A Tale of Two Hiding Places

I don’t know about you guys, but my bucket list seems to get longer all the time. I have managed to check off some of the items, like seeing the Ruby Slippers, meeting Bryan Duncan, or climbing around inside a B-17. Other things are real long shots, such as handling a genuine First Folio or exploring one of the fallout shelters at my old high school (yeah, my bucket list is a cornucopia of strange ūüôā ). Hey we can all dream, though, right?

One of the borderline long shots on my list is what I call “The Hiding Place Tour,” and it’s very straightforward: Go to Amsterdam, visit the Anne Frank House, and then go to Haarlem and visit Corrie ten Boom’s house. Both were places where Jews were sheltered from the Nazis during World War Two, and the Dutch had a specific term for those who went into hiding: onderduiker, which comes from a verb meaning “to dive under” or “submerge.” According to the United States Holocaust Memorial Museum,¬†of the 140,000 Jews in Holland, 20,000 to 30,000 went into hiding, and of that number, two-thirds survived the war. I have always wanted to go to Europe and pay tribute to these and others who sacrificed so much during World War Two,¬†but since money’s a big factor, the trip won’t happen anytime soon. Until then, I can do the next best thing, such as reading books like¬†Inside Anne Frank’s House¬†and The¬†Hiding Place.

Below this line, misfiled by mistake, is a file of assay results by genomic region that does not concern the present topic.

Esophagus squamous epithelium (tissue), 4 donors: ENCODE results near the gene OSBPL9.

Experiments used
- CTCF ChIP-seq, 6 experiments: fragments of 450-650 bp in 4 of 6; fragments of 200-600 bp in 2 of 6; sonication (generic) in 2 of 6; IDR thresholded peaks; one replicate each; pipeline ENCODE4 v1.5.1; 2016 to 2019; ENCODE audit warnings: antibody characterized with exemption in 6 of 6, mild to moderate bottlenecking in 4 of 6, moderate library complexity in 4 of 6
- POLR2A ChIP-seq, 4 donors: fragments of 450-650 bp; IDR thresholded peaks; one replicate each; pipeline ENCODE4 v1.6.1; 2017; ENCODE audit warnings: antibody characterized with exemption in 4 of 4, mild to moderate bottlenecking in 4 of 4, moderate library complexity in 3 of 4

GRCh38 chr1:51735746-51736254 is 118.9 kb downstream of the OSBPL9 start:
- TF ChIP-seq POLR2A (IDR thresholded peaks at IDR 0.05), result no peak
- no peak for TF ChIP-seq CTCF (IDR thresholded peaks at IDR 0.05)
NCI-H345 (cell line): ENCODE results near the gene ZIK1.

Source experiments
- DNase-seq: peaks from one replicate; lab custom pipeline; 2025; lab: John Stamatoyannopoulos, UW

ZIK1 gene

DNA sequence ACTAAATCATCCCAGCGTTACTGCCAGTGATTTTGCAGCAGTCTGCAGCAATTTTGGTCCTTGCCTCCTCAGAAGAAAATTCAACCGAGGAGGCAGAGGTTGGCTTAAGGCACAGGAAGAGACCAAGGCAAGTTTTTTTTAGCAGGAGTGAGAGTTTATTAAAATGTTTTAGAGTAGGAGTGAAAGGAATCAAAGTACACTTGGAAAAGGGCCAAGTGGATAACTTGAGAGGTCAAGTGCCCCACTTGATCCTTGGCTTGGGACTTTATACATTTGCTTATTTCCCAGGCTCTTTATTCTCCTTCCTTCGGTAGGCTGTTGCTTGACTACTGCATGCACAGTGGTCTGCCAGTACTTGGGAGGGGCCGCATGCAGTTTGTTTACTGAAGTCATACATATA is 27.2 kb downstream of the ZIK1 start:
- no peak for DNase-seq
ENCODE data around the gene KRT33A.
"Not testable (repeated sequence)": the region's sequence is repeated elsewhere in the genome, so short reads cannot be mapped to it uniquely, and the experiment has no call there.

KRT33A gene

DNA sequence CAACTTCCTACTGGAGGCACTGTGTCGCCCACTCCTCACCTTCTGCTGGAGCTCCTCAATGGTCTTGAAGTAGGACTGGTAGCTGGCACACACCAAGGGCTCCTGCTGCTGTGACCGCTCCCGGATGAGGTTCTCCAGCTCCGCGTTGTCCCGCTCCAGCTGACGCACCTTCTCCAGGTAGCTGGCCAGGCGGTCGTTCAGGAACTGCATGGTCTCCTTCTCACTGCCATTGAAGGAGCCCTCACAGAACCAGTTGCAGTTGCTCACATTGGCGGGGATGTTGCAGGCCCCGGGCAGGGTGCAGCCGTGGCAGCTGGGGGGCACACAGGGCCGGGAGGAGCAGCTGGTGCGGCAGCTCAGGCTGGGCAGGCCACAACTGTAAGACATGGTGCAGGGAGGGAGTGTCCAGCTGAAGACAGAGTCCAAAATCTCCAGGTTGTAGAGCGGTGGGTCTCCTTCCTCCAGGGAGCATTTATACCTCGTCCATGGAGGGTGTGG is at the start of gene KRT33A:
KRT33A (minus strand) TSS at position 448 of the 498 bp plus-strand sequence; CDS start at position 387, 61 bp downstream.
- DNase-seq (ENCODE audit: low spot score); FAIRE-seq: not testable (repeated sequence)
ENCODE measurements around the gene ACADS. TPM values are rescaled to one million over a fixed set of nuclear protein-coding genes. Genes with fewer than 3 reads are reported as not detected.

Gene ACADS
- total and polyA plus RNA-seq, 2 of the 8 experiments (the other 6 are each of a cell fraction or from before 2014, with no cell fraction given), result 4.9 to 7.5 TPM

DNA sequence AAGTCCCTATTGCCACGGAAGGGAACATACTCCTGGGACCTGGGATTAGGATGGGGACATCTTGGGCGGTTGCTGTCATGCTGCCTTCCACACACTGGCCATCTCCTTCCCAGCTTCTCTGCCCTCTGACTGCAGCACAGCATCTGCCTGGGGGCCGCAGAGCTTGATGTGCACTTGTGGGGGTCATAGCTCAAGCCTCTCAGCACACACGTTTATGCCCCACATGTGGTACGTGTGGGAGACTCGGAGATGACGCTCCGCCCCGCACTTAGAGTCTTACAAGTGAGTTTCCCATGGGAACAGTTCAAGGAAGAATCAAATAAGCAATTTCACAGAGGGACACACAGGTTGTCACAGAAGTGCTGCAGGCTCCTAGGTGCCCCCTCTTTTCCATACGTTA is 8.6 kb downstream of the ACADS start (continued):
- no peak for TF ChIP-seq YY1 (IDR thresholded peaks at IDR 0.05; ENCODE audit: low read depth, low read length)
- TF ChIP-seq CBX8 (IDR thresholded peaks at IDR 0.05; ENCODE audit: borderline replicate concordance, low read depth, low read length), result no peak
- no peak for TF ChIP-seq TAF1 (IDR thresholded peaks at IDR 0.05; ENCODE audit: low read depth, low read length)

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Source: Amazon

Most people have heard of Anne Frank and¬†263 Prinsengracht, but normally when the Secret Annex comes up, there are only about ten photos that get the most frequent use: the street view, the backyard view, the aerial shot, the bookcase, and so on. Not so in the Anne Frank Foundation’s ¬†extensive and excellent coffee table book,¬†Inside Anne Frank’s House: An Illustrated Journey Through Anne’s World.¬†The book skillfully weaves Anne’s story with what the world was like at that time, using not only historical and current-day photographs, but period artifacts, quotes from Anne, the helpers, Anne’s classmates, and many, many others. We see glimpses of Anne’s life before going into hiding, such as her apartment complex and the Montessori school she went to.

Of course, the bulk of the book focuses on the Secret Annex, and the big selling point is that it follows the route visitors take when they visit the house. I saw every nook and cranny, every hallway, every staircase. These are high definition photos, too–I could make out the texture of the paper in Anne’s room or the grains in many of the different woods, for instance. What takes the book over the top, though, is that it includes a ton of photos of the hiding place from 1954, right before Otto Frank’s spice and pectin company, Opekta, moved out of the building. During World War Two, when a Jewish family in Holland abandoned or was removed from a residence, a moving firm called Puls would come and clear out the furniture and other belongings. While the Annex was no different, there were still lots of items Puls didn’t take, like baskets, a few housewares, and empty glass bottles. In 1954 these things were still right where they had been left, and there’s a slightly eerie, frozen-in-time feeling to the photos.